For other uses, see Manners (disambiguation).

See also: Title

In High-Change in Bond Street, – ou – la Politesse du Grande Monde (1796), James Gillray caricatured the lack of etiquette in a group of men who are depicted leering at women and crowding them off the sidewalk.
In High-Change in Bond Street, – ou – la Politesse du Grande Monde (1796), James Gillray caricatured the lack of etiquette in a group of men who are depicted leering at women and crowding them off the sidewalk.

Sociological perspectives

In a society, manners are described as either good manners or as bad manners to indicate to a person whether or not his or her behaviour is acceptable to the cultural group. As such, manners enable ultrasociality and are integral to the functioning of the social norms and conventions that are informally enforced through personal self-regulation in public life and in private life. The perspectives of sociology indicate that manners are a means for people to display their social status, and a means of demarcating, observing, and maintaining the boundaries of social identity and of social class.[12]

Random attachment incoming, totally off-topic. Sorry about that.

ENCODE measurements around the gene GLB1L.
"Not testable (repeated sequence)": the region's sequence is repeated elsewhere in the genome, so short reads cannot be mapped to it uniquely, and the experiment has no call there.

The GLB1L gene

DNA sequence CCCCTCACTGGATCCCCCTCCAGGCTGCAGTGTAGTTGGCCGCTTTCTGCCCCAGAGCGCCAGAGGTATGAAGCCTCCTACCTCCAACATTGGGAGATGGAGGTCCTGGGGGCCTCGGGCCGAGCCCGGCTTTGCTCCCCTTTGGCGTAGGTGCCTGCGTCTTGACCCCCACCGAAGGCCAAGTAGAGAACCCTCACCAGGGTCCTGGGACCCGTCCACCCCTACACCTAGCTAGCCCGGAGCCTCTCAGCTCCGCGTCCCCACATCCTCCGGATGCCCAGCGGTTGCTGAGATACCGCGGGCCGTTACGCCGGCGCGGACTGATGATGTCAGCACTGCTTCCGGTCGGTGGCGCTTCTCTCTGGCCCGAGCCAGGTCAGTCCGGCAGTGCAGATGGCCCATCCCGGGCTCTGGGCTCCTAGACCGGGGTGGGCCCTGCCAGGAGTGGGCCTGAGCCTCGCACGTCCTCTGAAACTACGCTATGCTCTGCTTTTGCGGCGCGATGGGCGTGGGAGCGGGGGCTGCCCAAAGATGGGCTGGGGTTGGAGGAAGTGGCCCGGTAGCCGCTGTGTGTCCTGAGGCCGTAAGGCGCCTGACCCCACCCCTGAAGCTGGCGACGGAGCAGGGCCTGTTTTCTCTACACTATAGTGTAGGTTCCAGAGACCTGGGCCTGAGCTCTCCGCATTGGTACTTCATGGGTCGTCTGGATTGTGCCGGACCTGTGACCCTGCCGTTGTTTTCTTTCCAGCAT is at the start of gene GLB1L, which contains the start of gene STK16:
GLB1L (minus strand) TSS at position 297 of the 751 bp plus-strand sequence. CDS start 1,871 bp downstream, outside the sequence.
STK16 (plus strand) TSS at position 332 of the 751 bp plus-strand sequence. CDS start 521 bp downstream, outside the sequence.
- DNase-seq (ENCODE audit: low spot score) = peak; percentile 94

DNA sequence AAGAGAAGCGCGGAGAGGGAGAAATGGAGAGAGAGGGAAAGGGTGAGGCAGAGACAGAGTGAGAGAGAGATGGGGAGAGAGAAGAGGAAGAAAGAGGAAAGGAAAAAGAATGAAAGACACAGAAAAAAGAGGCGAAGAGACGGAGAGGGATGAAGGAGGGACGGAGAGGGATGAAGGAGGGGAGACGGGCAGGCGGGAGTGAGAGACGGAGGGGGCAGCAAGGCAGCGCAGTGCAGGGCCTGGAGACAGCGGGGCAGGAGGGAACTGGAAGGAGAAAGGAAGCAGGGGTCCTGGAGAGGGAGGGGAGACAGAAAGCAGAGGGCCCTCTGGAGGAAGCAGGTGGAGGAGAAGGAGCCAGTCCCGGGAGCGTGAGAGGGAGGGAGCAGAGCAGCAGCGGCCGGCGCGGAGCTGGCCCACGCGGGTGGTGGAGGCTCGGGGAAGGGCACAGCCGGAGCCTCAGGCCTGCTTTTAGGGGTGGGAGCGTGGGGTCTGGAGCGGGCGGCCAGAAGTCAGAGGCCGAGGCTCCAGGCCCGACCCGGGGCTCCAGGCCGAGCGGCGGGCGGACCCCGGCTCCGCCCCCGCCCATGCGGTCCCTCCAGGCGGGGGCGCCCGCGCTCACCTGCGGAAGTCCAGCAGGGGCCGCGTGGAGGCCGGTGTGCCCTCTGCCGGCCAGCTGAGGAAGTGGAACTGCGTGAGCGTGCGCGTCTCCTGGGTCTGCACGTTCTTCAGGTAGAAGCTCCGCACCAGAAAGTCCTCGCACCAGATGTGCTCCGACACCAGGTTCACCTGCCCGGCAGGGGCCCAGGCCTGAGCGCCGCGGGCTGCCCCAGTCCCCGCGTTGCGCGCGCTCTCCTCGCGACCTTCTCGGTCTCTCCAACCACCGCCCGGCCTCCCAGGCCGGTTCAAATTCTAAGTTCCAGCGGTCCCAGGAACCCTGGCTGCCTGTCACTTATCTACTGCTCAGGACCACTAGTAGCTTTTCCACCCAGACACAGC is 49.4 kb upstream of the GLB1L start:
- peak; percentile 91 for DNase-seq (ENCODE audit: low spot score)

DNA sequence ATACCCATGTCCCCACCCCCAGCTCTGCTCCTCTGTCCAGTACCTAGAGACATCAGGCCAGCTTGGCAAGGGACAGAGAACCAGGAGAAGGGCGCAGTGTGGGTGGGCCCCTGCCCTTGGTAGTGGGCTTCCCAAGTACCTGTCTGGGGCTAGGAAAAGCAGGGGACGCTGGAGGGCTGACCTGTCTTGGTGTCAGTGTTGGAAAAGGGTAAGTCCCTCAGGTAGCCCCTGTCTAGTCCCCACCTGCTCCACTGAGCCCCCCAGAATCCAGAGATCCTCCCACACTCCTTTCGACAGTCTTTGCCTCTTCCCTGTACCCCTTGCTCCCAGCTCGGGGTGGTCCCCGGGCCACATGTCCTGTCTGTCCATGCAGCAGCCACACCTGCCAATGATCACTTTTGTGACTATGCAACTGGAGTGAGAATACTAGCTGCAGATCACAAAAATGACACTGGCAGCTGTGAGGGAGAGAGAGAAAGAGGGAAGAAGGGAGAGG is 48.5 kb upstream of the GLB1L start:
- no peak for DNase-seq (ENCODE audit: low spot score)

In The Civilizing Process (1939), the sociologist Norbert Elias said that manners arose as a product of group living, and persist as a way of maintaining social order. That manners proliferated during the Renaissance in response to the development of the ‘absolute state’—the progression from small-group living to large-group living characterised by the centralized power of the State. That the rituals and manners associated with the royal court of England during that period were closely bound to a person's social status. That manners demonstrate a person's position within a social network, and that a person's manners are a means of negotiation from that social position.[13]